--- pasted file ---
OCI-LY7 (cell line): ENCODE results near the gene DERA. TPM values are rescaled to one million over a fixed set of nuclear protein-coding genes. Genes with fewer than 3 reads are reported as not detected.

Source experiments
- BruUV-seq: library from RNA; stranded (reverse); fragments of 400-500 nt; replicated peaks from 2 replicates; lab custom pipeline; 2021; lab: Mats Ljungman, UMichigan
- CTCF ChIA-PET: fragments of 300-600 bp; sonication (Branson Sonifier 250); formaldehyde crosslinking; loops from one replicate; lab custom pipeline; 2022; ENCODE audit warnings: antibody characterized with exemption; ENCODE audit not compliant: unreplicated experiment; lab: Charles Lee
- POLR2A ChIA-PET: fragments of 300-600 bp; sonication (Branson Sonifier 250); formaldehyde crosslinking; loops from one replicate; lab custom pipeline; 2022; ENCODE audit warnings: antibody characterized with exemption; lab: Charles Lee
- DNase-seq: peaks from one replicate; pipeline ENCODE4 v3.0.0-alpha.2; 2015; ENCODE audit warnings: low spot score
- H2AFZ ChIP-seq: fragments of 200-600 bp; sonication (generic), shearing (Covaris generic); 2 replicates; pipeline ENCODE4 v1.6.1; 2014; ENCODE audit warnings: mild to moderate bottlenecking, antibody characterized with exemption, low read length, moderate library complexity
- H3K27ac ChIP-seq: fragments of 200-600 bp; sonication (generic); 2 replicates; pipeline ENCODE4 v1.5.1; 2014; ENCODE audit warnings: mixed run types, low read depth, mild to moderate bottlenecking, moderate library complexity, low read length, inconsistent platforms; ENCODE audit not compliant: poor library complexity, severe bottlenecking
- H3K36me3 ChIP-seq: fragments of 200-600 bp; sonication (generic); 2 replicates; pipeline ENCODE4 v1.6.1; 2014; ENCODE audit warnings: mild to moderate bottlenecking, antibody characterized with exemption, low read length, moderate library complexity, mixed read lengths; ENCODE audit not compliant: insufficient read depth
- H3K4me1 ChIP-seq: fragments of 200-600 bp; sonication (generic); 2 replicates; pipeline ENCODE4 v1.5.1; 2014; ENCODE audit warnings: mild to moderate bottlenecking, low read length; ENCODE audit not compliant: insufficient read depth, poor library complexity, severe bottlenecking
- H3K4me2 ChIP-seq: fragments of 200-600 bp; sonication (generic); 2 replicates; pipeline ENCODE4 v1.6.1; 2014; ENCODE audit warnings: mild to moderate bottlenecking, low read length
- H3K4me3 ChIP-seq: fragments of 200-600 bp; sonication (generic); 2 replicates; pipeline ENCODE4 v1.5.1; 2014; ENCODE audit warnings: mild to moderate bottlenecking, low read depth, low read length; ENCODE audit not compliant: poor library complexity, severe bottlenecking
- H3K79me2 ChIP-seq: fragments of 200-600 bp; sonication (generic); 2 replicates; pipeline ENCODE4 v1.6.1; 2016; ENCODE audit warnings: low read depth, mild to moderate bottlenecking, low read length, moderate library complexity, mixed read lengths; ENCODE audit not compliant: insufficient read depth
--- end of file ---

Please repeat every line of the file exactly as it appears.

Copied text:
OCI-LY7 (cell line): ENCODE results near the gene DERA. TPM values are rescaled to one million over a fixed set of nuclear protein-coding genes. Genes with fewer than 3 reads are reported as not detected.

Source experiments
- BruUV-seq: library from RNA; stranded (reverse); fragments of 400-500 nt; replicated peaks from 2 replicates; lab custom pipeline; 2021; lab: Mats Ljungman, UMichigan
- CTCF ChIA-PET: fragments of 300-600 bp; sonication (Branson Sonifier 250); formaldehyde crosslinking; loops from one replicate; lab custom pipeline; 2022; ENCODE audit warnings: antibody characterized with exemption; ENCODE audit not compliant: unreplicated experiment; lab: Charles Lee
- POLR2A ChIA-PET: fragments of 300-600 bp; sonication (Branson Sonifier 250); formaldehyde crosslinking; loops from one replicate; lab custom pipeline; 2022; ENCODE audit warnings: antibody characterized with exemption; lab: Charles Lee
- DNase-seq: peaks from one replicate; pipeline ENCODE4 v3.0.0-alpha.2; 2015; ENCODE audit warnings: low spot score
- H2AFZ ChIP-seq: fragments of 200-600 bp; sonication (generic), shearing (Covaris generic); 2 replicates; pipeline ENCODE4 v1.6.1; 2014; ENCODE audit warnings: mild to moderate bottlenecking, antibody characterized with exemption, low read length, moderate library complexity
- H3K27ac ChIP-seq: fragments of 200-600 bp; sonication (generic); 2 replicates; pipeline ENCODE4 v1.5.1; 2014; ENCODE audit warnings: mixed run types, low read depth, mild to moderate bottlenecking, moderate library complexity, low read length, inconsistent platforms; ENCODE audit not compliant: poor library complexity, severe bottlenecking
- H3K36me3 ChIP-seq: fragments of 200-600 bp; sonication (generic); 2 replicates; pipeline ENCODE4 v1.6.1; 2014; ENCODE audit warnings: mild to moderate bottlenecking, antibody characterized with exemption, low read length, moderate library complexity, mixed read lengths; ENCODE audit not compliant: insufficient read depth
- H3K4me1 ChIP-seq: fragments of 200-600 bp; sonication (generic); 2 replicates; pipeline ENCODE4 v1.5.1; 2014; ENCODE audit warnings: mild to moderate bottlenecking, low read length; ENCODE audit not compliant: insufficient read depth, poor library complexity, severe bottlenecking
- H3K4me2 ChIP-seq: fragments of 200-600 bp; sonication (generic); 2 replicates; pipeline ENCODE4 v1.6.1; 2014; ENCODE audit warnings: mild to moderate bottlenecking, low read length
- H3K4me3 ChIP-seq: fragments of 200-600 bp; sonication (generic); 2 replicates; pipeline ENCODE4 v1.5.1; 2014; ENCODE audit warnings: mild to moderate bottlenecking, low read depth, low read length; ENCODE audit not compliant: poor library complexity, severe bottlenecking
- H3K79me2 ChIP-seq: fragments of 200-600 bp; sonication (generic); 2 replicates; pipeline ENCODE4 v1.6.1; 2016; ENCODE audit warnings: low read depth, mild to moderate bottlenecking, low read length, moderate library complexity, mixed read lengths; ENCODE audit not compliant: insufficient read depth